As a Marine who has spent more than a little time on U.S. warships, I have an abiding respect; a grudging affection for my brothers and sisters in our Navy. I’ve seen first-hand the capability and utility of our sailors in shore establishments, Naval Aviation, surface combatants, submarines and those reviled—especially by Marines—haze-grey hotels of our gator fleet. If you’re missing the drift here, let me say it loud and proud: I’m a big fan of our sailors. As for the U.S. Navy itself these days, particularly the high-level leadership, not so much.
There are a series of things that prompt this reflection and a sneaking suspicion that our Navy is steering into heavy seas without a reliable course and too many politically-correct hands on the rudder. Here’s thing one: In a post-Middle East, serious combat scenario, we are told the big swing in military thinking includes a new—more accurately renewed—emphasis on and concern with events in and around the broad expanses of the Pacific. It’s called the Pacific Pivot and we don’t need Google Earth to understand it’s going to mainly be a sea service show as it was before, during, and immediately after World War II. All of our services will play a role in the new strategy; laser-focused on containing the expanding influence of China and surrogates in the area as well dealing with an increasing incidence of seaborne banditry, piracy, and other threats to vital international commerce. The heavy lifting in the Pacific will be done by our Navy ships at sea and the Marines too few of them carry. If there’s ever been a time when our Navy needs to go quietly and competently to General Quarters and show their vaunted professionalism, this is it.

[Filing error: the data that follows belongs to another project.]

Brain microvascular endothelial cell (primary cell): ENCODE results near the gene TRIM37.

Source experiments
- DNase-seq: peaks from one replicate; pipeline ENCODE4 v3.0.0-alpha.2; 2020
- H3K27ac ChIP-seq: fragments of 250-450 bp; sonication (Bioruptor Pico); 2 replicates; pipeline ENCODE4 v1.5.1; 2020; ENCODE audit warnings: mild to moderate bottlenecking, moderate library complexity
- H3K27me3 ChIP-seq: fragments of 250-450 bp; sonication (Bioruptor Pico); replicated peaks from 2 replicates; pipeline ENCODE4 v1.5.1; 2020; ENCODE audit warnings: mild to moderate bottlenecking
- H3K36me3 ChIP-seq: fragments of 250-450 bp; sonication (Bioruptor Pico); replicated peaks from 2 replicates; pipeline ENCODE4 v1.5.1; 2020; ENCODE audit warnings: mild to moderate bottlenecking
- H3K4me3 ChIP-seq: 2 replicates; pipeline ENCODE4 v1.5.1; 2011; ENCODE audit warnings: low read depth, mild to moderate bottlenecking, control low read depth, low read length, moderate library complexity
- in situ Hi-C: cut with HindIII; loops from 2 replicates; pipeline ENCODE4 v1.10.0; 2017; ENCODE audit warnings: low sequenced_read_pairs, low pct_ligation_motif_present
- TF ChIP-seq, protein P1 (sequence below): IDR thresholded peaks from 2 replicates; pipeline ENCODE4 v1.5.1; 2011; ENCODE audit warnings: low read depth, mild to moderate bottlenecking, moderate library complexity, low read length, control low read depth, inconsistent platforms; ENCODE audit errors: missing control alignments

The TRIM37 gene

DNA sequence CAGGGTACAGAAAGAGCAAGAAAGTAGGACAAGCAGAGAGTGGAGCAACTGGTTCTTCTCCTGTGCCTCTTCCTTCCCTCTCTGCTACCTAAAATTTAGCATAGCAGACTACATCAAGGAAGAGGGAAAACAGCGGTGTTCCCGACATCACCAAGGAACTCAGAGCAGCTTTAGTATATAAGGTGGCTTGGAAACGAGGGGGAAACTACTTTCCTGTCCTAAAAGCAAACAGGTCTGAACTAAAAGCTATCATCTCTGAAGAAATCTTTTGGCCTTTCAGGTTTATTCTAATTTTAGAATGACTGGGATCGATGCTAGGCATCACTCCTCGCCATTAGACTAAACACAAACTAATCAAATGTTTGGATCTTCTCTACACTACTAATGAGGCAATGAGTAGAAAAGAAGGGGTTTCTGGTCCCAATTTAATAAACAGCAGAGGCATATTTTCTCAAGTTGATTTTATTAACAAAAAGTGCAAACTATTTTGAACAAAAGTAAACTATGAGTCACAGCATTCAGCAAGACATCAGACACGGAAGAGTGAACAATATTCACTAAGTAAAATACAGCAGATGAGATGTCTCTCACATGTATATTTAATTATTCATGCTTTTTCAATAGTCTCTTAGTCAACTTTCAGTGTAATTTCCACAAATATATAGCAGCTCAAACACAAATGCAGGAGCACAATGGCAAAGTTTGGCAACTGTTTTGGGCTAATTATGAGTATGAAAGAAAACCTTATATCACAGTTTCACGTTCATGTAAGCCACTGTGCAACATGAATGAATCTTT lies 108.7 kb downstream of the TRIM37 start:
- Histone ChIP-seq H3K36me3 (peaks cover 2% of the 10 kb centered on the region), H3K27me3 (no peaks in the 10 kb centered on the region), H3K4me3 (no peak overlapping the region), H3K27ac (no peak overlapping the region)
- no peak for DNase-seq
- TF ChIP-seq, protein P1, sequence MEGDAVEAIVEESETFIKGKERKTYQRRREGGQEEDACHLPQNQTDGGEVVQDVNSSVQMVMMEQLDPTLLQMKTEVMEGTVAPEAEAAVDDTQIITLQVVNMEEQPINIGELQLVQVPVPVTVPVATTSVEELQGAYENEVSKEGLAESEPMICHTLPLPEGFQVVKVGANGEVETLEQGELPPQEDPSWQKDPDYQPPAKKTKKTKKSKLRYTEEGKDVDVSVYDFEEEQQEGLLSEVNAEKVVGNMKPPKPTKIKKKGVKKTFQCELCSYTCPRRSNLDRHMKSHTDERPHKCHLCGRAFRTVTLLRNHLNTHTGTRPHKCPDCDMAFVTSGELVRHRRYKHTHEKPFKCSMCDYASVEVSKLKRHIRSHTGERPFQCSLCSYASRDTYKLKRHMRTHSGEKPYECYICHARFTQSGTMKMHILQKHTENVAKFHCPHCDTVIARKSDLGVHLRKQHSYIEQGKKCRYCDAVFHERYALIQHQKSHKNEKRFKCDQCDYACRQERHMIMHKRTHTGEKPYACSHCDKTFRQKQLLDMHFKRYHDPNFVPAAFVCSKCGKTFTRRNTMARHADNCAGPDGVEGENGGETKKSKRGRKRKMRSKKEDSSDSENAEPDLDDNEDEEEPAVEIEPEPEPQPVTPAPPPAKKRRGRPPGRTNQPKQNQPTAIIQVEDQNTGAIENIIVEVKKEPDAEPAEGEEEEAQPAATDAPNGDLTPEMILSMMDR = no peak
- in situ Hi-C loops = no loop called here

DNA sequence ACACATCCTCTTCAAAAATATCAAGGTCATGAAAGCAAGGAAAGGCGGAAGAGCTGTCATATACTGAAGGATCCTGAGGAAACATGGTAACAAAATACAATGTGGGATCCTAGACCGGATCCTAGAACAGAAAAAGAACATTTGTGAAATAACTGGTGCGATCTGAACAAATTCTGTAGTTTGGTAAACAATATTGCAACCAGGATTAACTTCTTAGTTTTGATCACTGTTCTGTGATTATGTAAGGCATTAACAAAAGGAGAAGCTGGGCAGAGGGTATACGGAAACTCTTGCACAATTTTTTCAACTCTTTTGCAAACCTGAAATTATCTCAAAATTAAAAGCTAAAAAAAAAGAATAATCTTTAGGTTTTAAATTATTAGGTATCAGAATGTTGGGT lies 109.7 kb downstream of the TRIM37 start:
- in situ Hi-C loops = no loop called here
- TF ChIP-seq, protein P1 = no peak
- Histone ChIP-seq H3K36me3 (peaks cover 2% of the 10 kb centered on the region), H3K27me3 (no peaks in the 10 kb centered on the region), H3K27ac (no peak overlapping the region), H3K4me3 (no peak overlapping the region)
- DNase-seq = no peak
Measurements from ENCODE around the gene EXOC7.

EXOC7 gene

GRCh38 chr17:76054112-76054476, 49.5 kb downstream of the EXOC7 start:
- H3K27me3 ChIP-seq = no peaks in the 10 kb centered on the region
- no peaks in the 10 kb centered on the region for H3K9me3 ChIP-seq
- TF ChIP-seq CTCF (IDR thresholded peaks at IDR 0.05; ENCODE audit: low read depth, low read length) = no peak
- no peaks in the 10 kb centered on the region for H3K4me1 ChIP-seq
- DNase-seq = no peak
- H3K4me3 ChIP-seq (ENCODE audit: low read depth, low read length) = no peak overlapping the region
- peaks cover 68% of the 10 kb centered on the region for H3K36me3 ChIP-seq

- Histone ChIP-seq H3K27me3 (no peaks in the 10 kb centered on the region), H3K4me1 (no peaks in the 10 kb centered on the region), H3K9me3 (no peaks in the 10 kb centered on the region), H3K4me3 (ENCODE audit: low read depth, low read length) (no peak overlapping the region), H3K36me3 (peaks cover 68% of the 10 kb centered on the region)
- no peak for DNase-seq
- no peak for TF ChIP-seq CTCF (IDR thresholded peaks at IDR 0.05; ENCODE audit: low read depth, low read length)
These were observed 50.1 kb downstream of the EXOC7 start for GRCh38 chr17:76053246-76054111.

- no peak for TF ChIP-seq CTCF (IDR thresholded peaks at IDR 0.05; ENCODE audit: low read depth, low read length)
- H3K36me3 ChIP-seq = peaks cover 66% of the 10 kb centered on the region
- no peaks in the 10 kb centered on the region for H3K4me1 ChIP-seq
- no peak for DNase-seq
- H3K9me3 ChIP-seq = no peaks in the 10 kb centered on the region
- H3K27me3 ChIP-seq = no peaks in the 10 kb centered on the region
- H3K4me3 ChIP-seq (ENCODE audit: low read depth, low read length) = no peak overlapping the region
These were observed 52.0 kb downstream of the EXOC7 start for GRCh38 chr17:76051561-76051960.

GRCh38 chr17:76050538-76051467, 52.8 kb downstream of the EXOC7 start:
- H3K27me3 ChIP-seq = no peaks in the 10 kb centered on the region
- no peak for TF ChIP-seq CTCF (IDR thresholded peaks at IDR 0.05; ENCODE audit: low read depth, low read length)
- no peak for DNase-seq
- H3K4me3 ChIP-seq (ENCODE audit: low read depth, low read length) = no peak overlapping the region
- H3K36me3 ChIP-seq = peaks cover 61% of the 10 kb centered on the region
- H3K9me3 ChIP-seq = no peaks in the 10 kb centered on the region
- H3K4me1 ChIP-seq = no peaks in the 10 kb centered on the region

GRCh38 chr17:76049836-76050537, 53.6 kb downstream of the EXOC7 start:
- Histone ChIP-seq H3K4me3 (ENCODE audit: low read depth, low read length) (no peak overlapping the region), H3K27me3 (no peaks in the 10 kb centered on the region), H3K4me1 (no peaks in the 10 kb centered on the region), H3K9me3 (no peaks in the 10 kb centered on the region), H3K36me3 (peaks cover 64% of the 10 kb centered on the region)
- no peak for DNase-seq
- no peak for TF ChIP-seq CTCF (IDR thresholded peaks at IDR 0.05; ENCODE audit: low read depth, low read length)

Now for thing two: How to get it done in face of budget and personnel reductions? Listen to the brass currently crying a very loud poor-ass and you’d think it simply can’t be done. At least not until a stingy Congress cuts loose a big gob of money to keep the fleets from sinking and sailors from starving. I think that’s simplistic and puts too much emphasis on gear and gadgets. Where are the old sea dogs who consistently did so much with so little in the history of our Navy? Where are the fleet commanders who turn to with a will rather than a wish-list and tell their skippers if it floats it fights? Where is the spirit that used to infuse sailors with a perverse pride in getting the repairs and maintenance work done while underway rather than waiting for the civilian sand-crabs to install a new series of black boxes? Is something like that impossible or impractical in today’s high-tech Navy? I’m not buying it.
I’m enough of a realist to understand that we have problems with an aging surface and submarine fleet in need of costly repair. I know that many of our older vessels really need to be replaced by new construction. I get it that the Nasal Radiators want—maybe even need—newer and better aircraft to handle increasing missions, but not a whole lot of that is going to happen while the budget axe remains sharp and spending emphasis shifts to domestic issues. The answer is to take a strain and keep the ships at sea and the aircraft flying with what’s at hand and not what’s wanted or needed. Our sailors have done that for years and they’ll do it again with the appropriate inspiration.